In a world of deepfakes, who can you trust?
Though they seem like something out of a futuristic sci-fi movie, deepfakes are very much a reality. In fact, developers have been experimenting with deepfake technology as far back as the late 1990s. Today, deepfakes have become so advanced and believable that they can cause some serious damage in the wrong hands.
"Deepfake" is a term used for the process of replacing someone in an existing image or video with someone else’s likeness. If you’ve watched Former U.S. President Barack Obama giving a lecture about cybercrime or follow the hilarious thread of videos in which various actors have their faces replaced with that of Nicolas Cage, you’ve seen a deepfake. As entertaining as they are, deepfake algorithms are getting more sophisticated every day. When we stop being able to differentiate this synthetic media from reality, a real problem arises.
The Threat of Deepfakes
You’re not a Hollywood star or a famous politician, so why should you care about deepfakes? Well, this technology can be used in other ways, including cyberattacks that can pose a substantial threat to your business.
Recently, cases of phishing by the use of deepfake technology have surfaced. In March of 2019, a group of criminals used deepfake images and video calls to pass themselves off as a French minister in order to scam their victim out of eight million euros. Earlier this year, tech security CEO Vijay Balasubramaniyan demonstrated the use of deepfake audio which reproduced realistically cloned voices that could be used to conduct sophisticated phishing attacks.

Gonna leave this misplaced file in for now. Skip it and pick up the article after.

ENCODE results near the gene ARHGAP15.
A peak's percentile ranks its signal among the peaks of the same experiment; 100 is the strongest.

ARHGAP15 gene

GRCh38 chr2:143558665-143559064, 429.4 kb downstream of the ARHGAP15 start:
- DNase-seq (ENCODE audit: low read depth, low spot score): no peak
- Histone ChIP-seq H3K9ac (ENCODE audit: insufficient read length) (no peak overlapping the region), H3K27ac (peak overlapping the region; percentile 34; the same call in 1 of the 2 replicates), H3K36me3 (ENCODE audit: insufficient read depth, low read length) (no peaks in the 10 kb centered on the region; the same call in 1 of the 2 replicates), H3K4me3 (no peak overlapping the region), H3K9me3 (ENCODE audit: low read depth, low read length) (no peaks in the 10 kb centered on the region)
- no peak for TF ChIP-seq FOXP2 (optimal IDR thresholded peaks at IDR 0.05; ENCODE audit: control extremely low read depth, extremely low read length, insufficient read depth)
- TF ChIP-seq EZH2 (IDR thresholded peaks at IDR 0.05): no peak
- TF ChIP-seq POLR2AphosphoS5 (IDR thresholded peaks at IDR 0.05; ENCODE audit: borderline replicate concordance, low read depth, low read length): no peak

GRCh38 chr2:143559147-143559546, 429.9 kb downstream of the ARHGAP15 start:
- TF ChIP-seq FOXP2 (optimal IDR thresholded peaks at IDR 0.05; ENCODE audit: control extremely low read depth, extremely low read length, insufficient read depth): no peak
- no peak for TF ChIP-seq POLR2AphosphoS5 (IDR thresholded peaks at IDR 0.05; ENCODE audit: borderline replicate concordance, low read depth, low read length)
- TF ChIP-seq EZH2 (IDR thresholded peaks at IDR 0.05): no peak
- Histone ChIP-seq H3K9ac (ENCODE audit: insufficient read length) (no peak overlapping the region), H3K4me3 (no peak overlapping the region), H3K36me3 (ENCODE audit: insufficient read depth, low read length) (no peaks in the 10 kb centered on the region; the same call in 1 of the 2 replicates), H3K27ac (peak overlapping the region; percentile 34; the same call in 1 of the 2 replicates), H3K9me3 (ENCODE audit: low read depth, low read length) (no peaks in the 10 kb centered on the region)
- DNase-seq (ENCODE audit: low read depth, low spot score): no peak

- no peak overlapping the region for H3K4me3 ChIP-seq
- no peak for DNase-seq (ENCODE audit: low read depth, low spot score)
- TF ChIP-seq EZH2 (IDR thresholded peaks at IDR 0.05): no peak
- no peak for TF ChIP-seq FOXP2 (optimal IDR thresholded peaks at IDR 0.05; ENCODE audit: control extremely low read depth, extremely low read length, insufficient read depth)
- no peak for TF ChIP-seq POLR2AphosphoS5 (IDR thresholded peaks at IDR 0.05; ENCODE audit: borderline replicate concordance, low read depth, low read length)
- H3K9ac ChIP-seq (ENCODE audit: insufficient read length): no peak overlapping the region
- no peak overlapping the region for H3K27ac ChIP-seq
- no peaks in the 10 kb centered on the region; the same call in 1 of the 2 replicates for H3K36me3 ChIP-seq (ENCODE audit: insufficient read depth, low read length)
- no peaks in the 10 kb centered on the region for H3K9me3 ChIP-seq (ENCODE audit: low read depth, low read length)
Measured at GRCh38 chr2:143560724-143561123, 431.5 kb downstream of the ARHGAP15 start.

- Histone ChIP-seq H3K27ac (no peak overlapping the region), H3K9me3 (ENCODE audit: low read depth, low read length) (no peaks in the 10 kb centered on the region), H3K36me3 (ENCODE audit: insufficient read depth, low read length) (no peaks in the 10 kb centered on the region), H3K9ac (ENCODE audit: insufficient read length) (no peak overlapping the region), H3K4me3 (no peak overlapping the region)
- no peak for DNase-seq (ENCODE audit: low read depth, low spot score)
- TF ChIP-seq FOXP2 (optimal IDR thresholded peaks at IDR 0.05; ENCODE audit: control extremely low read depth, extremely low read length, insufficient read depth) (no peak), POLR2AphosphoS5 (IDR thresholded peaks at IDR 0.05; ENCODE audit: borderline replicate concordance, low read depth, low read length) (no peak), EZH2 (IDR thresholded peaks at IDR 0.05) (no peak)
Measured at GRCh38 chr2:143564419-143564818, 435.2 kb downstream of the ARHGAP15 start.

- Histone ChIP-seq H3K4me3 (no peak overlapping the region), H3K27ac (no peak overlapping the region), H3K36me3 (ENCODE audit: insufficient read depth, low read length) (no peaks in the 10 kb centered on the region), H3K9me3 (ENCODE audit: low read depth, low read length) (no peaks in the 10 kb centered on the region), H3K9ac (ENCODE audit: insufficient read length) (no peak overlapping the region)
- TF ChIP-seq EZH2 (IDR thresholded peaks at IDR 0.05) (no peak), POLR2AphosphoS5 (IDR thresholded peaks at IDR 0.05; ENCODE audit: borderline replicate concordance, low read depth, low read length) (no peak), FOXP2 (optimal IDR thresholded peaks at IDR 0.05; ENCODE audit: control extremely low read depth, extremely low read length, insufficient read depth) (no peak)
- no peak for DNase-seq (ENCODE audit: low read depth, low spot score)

Countering With Blockchain
If you don’t keep a watchful eye -- or even if you do -- deepfakes can be hard to detect without the help of a few decent cybersecurity applications. Blockchain is another way to combat deepfakes; a tamper-proof database that archives new information.
Eristica CEO and founder, Nikita Akimov, uses blockchain to prevent cheating on the company’s "Dare App": a platform on which users can submit videos of themselves completing dares to win money. With blockchain, Eristica has access to every transaction made on the Dare app and can detect any irregularities. If the algorithm comes across a user who creates or engages in challenges outside of their normal user pattern, they are flagged and investigated. Eristica then uses third-party software to locate the original video file to verify the deepfake.
Multi-Factor Identity Verification
As previously mentioned, deepfakes can be surprisingly convincing. Fraudsters today only need one decent photo of you to create a convincing synthetic video or image. Just like that, they have access to any accounts that require your facial recognition. With the growth of audio deepfake algorithms, there’s also voice verification to worry about.
Worried about the security of your business? Keep your sensitive information protected by verifying the identity of your customers and employees. You’ll be able to ensure you’re interacting with the right person thanks to verification steps like unique pins, passwords, and digital signatures. Some authentication platforms also provide biometric facial scanning, composed of algorithms that check for deepfake signs that you may not be able to see with your naked eye.
Technology is a powerful thing. In the wrong hands, it poses chaotic and detrimental effects to business owners everywhere. Thankfully, there are developers out there who use their skills for good. By utilizing these verification tools, you’ll be able to kick imposters to the curb and put your faith in the right people.
Philip Beck is CEO of Ipsidy -- a leading provider of mobile biometric security solutions. He has 30 years in Fintech, international business, payments and law and was the founder, chairman and CEO of Planet Payment Inc.